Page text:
This is a superb antique Victorian ormolu mountedburr walnut and kingwoodfloralmarquetry inlaid credenza, circa 1860 in date.
Oozing sophistication and charm, this credenza is the absolute epitome of Victorian high society.
The entire piece highlights the unique and truly exceptional pattern of the book matched burr walnut veneers, andit has been enriched by the beautiful boxwood line inlay, kingwoodcrossbanding and floral marquetry decoration.
This credenza is serpentine fronted with elegant serpentine glazed doors on either side. It has a pair of ebonised panelled doors in the centre and each is decorated with ribbon tied colourful leafy marquetry floral bouquets.
The central doors open to reveal a claret velvet lined interior with plenty of storage space for drinks, glasses, crockery, etc. Theyare flanked by kigwood crossbanded burr walnuthalf columns topped with elegant ormolu mounts.
Its attention to detail and lavish decoration are certain to draw the eye wherever you choose to place it in your home.
In excellent condition having been beautifully cleaned, polished and waxed and the inteior relined in claret velvet, in our workshops, please see photos for confirmation.
Dimensions in cm:
Height 111 x Width 218 x Depth 48
Dimensions in inches:
Height 3 foot, 8 inches x Width 7 foot, 2 inches x Depth 1 foot, 7 inches
Our reference: A1280
'Burr Walnut' refers to the swirling figure present in nearly all walnut when cut and polished, and especially in the wood taken from the base of the tree where it joins the roots. However the true burr is a rare growth on the tree where hundreds of tiny branches have started to grow. Burr walnut produce some of the most complex and beautiful figuring you can find.
is decorative artistry where pieces of material (such as wood, mother of pearl, pewter, brass silver or shell) of different colours are inserted into surface wood veneer to form intricate patterns such as scrolls or flowers.
The technique of veneered marquetry had its inspiration in 16th century Florence. Marquetry elaborated upon Florentine techniques of inlaying solid marble slabs with designs formed of fitted marbles, jaspers and semi-precious stones. This work, called opere di commessi, has medieval parallels in Central Italian "Cosmati"-work of inlaid marble floors, altars and columns. The technique is known in English as pietra dura, for the "hardstones" used: onyx, jasper, cornelian, lapis lazuli and colored marbles. In Florence, the Chapel of the Medici at San Lorenzo is completely covered in a colored marble facing using this demanding jig-sawn technique.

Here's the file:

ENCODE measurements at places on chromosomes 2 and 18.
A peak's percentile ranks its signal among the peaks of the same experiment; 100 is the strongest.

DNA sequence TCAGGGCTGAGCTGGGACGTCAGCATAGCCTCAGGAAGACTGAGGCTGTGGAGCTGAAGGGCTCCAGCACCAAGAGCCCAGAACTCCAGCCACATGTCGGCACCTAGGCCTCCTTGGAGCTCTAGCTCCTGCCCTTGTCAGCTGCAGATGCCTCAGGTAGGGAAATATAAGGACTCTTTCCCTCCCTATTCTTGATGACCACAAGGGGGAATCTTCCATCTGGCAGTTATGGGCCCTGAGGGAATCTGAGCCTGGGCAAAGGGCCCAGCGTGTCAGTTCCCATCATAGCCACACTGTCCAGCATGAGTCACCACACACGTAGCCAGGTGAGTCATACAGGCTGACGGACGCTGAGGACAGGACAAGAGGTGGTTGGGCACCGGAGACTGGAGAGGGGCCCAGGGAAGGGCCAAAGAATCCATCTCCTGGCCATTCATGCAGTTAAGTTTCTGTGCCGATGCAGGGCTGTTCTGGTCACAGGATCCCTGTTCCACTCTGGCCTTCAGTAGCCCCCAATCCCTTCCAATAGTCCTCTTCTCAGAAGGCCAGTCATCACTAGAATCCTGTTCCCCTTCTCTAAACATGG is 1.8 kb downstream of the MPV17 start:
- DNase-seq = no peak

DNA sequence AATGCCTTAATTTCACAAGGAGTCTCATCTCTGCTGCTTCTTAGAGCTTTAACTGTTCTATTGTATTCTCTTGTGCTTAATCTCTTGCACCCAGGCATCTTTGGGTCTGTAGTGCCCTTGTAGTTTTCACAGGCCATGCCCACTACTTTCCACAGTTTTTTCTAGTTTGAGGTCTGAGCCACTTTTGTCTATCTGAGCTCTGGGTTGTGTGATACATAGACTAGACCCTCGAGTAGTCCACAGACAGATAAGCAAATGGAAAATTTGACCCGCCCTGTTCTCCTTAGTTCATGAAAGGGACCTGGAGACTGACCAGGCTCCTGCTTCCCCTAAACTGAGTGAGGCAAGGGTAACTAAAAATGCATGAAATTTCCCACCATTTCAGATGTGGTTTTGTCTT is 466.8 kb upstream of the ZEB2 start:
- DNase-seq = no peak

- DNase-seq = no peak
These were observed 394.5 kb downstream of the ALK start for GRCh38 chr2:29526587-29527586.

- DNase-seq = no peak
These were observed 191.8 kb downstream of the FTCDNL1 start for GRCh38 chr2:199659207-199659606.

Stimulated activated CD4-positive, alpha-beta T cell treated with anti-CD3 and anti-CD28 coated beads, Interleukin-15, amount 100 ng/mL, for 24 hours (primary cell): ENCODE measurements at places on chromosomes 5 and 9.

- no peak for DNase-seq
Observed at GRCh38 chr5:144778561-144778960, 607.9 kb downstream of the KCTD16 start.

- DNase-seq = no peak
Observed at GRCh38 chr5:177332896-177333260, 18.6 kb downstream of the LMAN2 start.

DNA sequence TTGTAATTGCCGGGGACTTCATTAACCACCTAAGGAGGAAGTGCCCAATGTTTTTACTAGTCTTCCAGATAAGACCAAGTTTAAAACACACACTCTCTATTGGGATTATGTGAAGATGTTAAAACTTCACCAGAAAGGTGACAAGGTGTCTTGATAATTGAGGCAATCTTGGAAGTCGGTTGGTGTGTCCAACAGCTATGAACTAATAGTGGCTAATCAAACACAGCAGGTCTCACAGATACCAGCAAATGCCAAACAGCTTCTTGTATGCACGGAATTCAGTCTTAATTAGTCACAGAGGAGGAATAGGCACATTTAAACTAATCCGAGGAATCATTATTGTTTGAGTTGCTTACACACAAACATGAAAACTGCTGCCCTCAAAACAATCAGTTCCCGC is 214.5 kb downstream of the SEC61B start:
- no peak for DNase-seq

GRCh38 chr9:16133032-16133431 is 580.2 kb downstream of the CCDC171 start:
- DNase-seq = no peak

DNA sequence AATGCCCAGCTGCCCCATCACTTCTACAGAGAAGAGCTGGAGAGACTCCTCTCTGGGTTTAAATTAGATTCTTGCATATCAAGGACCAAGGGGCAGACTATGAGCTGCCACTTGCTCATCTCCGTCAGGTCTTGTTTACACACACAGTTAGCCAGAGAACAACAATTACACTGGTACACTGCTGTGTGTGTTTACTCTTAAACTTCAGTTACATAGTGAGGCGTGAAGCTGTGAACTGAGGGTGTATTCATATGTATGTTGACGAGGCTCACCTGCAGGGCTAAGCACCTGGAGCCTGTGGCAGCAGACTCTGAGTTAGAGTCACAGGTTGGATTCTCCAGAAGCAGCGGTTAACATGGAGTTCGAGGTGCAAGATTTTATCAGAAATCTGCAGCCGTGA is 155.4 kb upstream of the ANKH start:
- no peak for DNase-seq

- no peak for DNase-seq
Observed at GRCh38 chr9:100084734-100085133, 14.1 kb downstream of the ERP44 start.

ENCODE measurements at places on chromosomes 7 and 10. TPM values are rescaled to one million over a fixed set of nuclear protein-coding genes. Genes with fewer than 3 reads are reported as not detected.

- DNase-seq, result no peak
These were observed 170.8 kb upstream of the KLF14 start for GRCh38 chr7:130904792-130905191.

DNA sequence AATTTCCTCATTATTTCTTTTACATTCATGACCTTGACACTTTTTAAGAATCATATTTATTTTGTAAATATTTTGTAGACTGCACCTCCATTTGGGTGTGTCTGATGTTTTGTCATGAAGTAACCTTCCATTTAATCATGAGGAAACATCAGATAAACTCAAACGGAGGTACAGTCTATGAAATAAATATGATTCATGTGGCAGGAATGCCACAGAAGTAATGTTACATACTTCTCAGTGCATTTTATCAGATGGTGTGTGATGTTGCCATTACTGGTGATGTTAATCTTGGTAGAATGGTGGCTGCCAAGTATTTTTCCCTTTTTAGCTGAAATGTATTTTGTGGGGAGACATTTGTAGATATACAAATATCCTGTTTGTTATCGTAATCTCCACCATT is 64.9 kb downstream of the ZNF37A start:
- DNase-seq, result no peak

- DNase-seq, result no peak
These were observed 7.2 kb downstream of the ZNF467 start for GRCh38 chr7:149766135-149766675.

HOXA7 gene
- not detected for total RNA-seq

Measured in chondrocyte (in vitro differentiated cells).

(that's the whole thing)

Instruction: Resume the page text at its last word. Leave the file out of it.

Techniques of wood marquetry were developed in Antwerp and other Flemish centers of luxury cabinet-making during the early 16th century. The craft was imported full-blown to France after the mid-seventeenth century, to create furniture of unprecedented luxury being made at the royal manufactory of the Gobelins, charged with providing furnishings to decorate Versailles and the other royal residences of Louis XIV. Early masters of French marquetry were the Fleming Pierre Golle and his son-in-law, André-Charles Boulle, who founded a dynasty of royal and Parisian cabinet-makers (ébénistes) and gave his name to a technique of marquetry employing shell and brass with pewter in arabesque or intricately foliate designs.
is a classic furniture wood, almost exclusively used for inlays on very fine furniture. Occasionally it is used in the solid for small items and turned work, including parts of billiard cues, e.g., those made by JohnParris. It is brownish-purple with many fine darker stripes and occasional irregular swirls. Occasionally it contains pale streaks of a similarcolourto sapwood.
The wood is very dense and hard and can be brought to a spectacular finish. it turns well but due to its density and hardness can be difficult to work with hand tools. It also hasa tendency to blunt the tools due to its abrasiveproperties.
Ormolu -(from French 'or moulu', signifying ground or pounded gold) is an 18th-century English term for applying finely ground, high-caratgoldin amercuryamalgamto an object ofbronze.The mercury is driven off in akilnleaving behind a gold-coloured veneerknown as'gilt bronze'.
The manufacture of true ormolu employs a process known as mercury-gilding orfire-gilding, in which a solution ofnitrate of mercuryis applied to a piece ofcopper,brass, or bronze, followed by the application of anamalgamof gold and mercury. The item was then exposed to extreme heat until the mercury burned off and the gold remained, adhered to the metal object.
No true ormolu was produced in France after around 1830 because legislation had outlawed the use of mercury. Therefore, other techniques were used instead but nothing surpasses the original mercury-firing ormolu method for sheer beauty and richness of colour.Electroplatingis the most common modern technique. Ormolu techniques are essentially the same as those used onsilver, to producesilver-gilt(also known asvermeil).
- Width (cm):
- Height (cm):
- Depth (cm):
Please note that this price may NOT include delivery charges which the seller may charge extra for.